A trip to the health food store can be
daunting these days. The consumer is typically confronted by shelf after shelf
of vitamins, minerals, herbs, and other so-called natural substances, all
touted as enhancing well-being in some way. Many of these over-the-counter
products make subtle claims about their effects on mood, thinking, or energy --
without providing scientific data to back up those claims.
Because many of these preparations are classified as
"food substances," the U.S. Food and Drug Administration (FDA) cannot
regulate them as real drugs. In effect, it's up to the FDA to prove that a food
substance is unsafe, rather than the job of the manufacturer to show it is
safe. What is the evidence that vitamins, minerals, or similar substances have
an effect on mood disorders? And can these substances actually improve moods or
even treat depression?
Seeking help for depression -- and following through with antidepressant medication -- is a courageous and important first step on the road to recovery. But too often, those who take that step find themselves faced with another troubling problem: weight gain.
Experts say that for up to 25% of people, most antidepressant medications -- including the popular SSRI (selective serotonin reuptake inhibitor) drugs like Lexapro, Paxil, Prozac, and Zoloft -- can cause a weight gain of 10 pounds or more.
Vitamin deficiencies are rare in the United States and other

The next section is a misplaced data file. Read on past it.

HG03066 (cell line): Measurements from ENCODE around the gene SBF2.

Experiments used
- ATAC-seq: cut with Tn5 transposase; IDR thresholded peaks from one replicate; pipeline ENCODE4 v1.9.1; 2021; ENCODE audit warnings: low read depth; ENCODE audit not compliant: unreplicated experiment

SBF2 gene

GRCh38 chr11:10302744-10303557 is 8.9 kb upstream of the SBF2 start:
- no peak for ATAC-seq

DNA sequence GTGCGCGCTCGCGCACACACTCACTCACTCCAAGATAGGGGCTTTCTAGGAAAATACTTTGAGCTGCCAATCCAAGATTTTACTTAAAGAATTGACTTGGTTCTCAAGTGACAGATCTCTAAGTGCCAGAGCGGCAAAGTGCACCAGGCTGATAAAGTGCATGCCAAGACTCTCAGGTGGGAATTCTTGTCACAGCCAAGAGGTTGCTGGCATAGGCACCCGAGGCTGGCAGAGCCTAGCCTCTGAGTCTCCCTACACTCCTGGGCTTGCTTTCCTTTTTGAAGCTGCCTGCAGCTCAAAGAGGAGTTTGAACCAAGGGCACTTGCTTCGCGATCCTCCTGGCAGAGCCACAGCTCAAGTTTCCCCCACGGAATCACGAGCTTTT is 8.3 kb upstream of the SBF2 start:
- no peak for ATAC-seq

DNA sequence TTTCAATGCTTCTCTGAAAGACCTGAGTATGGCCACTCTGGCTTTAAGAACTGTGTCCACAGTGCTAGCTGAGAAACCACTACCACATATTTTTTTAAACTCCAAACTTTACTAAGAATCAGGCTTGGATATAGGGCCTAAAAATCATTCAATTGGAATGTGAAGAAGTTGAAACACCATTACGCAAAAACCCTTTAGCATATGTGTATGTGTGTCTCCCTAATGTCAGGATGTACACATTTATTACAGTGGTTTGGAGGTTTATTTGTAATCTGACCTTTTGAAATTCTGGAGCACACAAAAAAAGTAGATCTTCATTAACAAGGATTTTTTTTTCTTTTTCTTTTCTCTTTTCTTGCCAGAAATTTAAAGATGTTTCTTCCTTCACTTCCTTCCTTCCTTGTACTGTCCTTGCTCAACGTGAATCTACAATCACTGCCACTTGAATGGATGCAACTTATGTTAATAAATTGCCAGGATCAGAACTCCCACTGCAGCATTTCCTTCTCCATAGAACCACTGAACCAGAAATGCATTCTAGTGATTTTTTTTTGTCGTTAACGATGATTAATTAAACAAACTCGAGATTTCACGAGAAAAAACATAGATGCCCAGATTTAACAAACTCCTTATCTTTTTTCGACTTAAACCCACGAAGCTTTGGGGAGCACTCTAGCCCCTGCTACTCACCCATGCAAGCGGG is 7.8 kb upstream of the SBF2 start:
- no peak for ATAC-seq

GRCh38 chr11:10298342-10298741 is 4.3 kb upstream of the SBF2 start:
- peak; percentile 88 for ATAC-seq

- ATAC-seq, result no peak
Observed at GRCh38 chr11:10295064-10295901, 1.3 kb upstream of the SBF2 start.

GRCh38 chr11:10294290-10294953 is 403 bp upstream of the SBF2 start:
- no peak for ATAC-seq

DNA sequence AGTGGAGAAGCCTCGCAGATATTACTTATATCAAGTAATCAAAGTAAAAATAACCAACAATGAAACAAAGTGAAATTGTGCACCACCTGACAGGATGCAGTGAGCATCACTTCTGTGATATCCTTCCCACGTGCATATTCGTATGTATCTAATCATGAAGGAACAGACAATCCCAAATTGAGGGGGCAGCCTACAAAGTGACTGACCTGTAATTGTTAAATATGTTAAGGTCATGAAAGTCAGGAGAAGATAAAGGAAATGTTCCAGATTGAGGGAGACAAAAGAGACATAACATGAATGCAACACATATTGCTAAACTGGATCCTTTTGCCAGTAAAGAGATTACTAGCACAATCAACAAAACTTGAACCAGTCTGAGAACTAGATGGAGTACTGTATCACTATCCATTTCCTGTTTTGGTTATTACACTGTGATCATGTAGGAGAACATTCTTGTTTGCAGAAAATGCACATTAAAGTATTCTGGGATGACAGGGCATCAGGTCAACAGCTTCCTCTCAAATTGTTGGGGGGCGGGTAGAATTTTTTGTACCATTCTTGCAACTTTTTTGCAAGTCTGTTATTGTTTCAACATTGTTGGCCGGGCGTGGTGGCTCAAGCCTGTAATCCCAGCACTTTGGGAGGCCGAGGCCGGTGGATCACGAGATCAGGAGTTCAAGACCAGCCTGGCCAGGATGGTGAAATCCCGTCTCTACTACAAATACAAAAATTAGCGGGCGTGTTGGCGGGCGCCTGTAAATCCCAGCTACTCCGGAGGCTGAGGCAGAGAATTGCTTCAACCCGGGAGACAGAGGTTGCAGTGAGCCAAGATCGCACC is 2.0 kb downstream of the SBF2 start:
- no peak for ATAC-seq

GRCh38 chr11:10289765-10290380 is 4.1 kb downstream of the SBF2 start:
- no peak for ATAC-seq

developed countries. In fact, vitamin excess may now be more common than
vitamin deficiency. When deficiencies do occur, they're usually due to food
fads that lead to medical conditions from poor absorption of nutrients in the
intestine, or inborn errors in the way nutrients are handled. Alcoholism is
also a major cause of vitamin deficiencies, owing to poor nutrition, impaired
absorption of nutrients, and other factors. The elderly and those with mental
illness or mental retardation are also at risk, usually due to poor nutrition
Occasionally there are individuals whose depression,
anxiety, or memory problems are caused by a deficiency in some vitamin,
mineral, or trace element -- most commonly, one of the B complex vitamins.
Deficiencies of thiamine (vitamin B1), niacin, pyridoxine (B6), or cobalamin
(B12) sometimes produce mental or emotional problems, including depression.
Folic acid deficiency may cause problems with mood and mental function. While
only a small minority of severely depressed persons suffer from such vitamin
deficiencies, this problem must be ruled out when the clinical picture raises
suspicions -- for example, when a depressed individual has a history of bowel
surgery that may have led to malabsorption of B vitamins. If depression is due
to a vitamin deficiency, treatment must include replacement or supplementation
of the vitamin before the patient can fully recover.